WASHINGTON

- Democrats closed ranks around Hillary Clinton yesterday after her public explanation of her email practices - yet party officials in important election states appeared resigned to the prospect that her all-but-certain presidential campaign will be saddled with drama and controversy.

The mood among Democrats suggested Clinton has work to do to bolster party enthusiasm as she nears the launch of her 2016 campaign, although there's still no sign she'll face a robust primary challenge.

Brady Quirk-Garvan, the Democratic Party chairman in Charleston, S.C., said the intense focus on Clinton's use of her private email account as secretary of state leaves him concerned that the issue could overshadow the party's message.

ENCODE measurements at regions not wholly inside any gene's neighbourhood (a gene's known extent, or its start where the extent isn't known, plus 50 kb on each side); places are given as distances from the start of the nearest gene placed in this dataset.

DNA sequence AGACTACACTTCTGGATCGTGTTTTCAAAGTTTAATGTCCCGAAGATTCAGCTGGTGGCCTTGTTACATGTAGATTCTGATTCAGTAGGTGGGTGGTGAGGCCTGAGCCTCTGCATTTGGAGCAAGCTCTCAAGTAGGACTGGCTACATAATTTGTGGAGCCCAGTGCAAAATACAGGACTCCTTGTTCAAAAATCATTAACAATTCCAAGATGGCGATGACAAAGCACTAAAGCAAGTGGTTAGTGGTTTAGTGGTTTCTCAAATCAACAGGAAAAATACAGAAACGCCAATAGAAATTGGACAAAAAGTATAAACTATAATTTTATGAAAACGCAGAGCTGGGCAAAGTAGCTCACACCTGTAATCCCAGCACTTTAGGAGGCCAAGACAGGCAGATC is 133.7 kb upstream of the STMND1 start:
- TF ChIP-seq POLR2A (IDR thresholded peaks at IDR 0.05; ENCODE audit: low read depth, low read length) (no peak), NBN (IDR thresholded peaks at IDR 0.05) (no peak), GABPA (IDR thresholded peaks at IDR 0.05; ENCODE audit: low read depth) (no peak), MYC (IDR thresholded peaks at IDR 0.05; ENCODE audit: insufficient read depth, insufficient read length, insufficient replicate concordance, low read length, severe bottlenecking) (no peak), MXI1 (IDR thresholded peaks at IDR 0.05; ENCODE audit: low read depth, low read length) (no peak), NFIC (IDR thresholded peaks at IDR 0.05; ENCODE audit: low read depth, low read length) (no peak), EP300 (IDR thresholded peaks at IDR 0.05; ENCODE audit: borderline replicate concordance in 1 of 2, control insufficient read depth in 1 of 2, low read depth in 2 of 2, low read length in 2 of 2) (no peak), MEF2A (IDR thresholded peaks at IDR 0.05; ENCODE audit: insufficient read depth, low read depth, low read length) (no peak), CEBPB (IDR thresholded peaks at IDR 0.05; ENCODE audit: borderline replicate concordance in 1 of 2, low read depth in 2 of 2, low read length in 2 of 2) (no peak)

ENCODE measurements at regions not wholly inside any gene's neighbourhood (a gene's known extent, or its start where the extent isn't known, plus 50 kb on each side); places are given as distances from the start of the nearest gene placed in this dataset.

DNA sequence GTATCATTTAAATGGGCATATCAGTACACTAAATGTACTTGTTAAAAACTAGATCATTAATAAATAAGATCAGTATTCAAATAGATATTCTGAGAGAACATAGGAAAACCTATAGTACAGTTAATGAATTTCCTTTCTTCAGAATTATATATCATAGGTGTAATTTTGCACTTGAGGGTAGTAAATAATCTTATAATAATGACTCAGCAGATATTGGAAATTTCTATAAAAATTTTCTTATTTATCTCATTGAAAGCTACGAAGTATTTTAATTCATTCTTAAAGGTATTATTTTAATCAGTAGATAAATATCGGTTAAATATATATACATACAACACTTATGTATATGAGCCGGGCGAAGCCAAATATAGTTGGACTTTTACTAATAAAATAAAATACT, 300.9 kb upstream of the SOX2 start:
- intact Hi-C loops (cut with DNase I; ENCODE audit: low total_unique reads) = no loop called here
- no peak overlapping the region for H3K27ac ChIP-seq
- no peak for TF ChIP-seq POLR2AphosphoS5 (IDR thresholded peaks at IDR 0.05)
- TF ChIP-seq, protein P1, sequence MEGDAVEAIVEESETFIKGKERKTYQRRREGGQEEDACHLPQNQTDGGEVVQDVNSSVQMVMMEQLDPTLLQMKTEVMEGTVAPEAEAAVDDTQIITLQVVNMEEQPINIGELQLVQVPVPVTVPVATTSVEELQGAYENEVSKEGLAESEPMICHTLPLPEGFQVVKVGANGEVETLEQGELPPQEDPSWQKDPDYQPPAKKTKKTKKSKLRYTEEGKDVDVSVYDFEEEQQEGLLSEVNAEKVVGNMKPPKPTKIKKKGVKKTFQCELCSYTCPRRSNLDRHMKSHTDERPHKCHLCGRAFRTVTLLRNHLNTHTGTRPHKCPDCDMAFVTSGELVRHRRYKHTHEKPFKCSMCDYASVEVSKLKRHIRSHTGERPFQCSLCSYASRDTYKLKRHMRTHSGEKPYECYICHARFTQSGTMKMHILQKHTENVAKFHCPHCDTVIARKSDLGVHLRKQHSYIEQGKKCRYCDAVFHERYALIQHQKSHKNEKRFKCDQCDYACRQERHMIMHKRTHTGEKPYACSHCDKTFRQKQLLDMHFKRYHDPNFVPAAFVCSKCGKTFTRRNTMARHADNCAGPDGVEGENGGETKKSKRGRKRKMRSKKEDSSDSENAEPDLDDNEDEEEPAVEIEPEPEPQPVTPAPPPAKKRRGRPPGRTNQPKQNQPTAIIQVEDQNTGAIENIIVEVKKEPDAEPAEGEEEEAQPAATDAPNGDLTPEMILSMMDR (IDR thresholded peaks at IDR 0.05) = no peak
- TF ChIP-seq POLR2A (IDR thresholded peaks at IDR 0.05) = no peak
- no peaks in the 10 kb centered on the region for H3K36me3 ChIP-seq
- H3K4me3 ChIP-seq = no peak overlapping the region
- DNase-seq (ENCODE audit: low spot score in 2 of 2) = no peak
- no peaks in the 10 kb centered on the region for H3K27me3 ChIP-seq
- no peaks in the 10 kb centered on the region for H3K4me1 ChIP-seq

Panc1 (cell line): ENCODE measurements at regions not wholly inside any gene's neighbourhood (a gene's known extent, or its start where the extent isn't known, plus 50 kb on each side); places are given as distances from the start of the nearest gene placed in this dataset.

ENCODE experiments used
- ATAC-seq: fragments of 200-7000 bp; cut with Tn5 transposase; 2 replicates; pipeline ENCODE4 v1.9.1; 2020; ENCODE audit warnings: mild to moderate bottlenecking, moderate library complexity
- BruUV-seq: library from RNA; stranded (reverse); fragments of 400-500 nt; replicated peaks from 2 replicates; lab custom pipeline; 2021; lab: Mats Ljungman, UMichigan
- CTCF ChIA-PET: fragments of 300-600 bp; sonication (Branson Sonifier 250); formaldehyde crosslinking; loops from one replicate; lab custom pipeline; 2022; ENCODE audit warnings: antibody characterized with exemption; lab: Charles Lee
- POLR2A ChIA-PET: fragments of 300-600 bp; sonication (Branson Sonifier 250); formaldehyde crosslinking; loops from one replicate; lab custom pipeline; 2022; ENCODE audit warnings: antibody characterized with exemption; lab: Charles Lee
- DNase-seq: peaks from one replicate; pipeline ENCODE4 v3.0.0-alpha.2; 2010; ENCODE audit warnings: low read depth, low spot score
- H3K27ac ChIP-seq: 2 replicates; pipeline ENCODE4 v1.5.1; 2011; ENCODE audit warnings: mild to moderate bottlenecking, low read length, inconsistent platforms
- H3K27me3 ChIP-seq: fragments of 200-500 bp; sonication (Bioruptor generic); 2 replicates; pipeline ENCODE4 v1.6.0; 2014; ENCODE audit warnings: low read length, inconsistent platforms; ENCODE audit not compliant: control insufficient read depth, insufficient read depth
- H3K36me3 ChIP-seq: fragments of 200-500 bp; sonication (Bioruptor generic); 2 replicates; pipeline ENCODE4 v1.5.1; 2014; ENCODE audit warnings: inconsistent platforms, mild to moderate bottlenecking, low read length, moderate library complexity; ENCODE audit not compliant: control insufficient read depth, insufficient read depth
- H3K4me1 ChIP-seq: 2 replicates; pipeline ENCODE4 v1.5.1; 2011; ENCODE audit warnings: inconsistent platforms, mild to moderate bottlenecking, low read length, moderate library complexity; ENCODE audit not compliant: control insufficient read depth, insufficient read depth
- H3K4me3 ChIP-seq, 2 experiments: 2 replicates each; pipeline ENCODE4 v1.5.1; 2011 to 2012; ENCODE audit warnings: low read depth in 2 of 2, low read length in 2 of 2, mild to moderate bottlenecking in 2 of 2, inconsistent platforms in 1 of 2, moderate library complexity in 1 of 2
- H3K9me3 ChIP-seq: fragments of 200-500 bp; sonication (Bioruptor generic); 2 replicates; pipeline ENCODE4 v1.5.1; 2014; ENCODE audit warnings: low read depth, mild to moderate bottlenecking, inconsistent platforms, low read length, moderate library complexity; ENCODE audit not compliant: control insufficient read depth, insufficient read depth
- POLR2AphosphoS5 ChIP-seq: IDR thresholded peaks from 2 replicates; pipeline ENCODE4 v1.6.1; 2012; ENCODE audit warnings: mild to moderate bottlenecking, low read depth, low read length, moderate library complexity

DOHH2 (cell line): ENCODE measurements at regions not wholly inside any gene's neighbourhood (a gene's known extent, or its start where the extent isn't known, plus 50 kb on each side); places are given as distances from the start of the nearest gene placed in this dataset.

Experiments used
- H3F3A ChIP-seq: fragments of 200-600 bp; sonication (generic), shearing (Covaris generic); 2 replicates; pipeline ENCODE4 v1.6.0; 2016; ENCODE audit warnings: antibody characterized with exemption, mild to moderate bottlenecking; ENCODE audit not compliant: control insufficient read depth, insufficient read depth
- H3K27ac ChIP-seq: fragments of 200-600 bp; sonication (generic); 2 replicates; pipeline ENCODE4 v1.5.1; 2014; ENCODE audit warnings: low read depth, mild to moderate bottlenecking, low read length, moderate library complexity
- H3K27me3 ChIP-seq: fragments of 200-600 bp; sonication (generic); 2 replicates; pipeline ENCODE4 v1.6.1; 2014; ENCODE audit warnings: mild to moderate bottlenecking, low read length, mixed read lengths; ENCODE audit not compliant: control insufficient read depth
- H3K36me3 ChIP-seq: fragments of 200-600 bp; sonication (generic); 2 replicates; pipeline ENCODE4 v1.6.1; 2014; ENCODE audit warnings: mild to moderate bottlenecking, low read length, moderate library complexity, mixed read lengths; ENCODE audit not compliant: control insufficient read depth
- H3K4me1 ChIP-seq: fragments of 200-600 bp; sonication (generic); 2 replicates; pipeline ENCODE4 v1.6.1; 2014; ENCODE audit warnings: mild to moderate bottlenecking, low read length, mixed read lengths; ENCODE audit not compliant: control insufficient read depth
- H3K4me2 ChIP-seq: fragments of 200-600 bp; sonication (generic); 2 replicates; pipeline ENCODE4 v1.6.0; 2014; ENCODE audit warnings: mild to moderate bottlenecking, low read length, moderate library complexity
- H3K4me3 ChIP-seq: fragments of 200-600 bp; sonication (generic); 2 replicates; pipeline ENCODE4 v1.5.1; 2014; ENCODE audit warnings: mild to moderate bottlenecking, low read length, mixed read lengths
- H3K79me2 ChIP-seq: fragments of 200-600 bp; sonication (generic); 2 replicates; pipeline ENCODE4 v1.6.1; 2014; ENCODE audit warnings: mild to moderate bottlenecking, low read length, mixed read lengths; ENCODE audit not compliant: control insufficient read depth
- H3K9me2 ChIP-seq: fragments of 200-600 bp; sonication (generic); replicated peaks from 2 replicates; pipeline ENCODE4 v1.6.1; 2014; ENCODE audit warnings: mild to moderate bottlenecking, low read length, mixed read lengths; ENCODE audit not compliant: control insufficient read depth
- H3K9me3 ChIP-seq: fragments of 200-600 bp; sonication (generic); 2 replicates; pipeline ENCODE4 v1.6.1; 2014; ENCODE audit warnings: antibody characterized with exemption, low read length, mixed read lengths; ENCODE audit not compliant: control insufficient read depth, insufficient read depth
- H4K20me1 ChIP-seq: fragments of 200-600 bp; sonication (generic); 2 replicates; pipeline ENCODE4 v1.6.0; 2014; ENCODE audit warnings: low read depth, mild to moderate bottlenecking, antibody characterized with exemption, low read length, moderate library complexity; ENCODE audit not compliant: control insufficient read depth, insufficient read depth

Meanwhile, the Associated Press yesterday sued the State Department to force the release of email correspondence and government documents from Clinton's tenure.

The legal action follows repeated requests filed under the U.S. Freedom of Information Act that have gone unfulfilled. They include one request the AP made five years ago and others pending since summer 2013.

The suit in U.S. District Court comes a day after Clinton broke her silence about her use of a private email account while she was America's top diplomat.

The FOIA requests and the suit seek materials related to her public and private calendars; correspondence involving aides likely to play important roles in her expected campaign for president; and Clinton-related emails about the Osama bin Laden raid and government surveillance practices.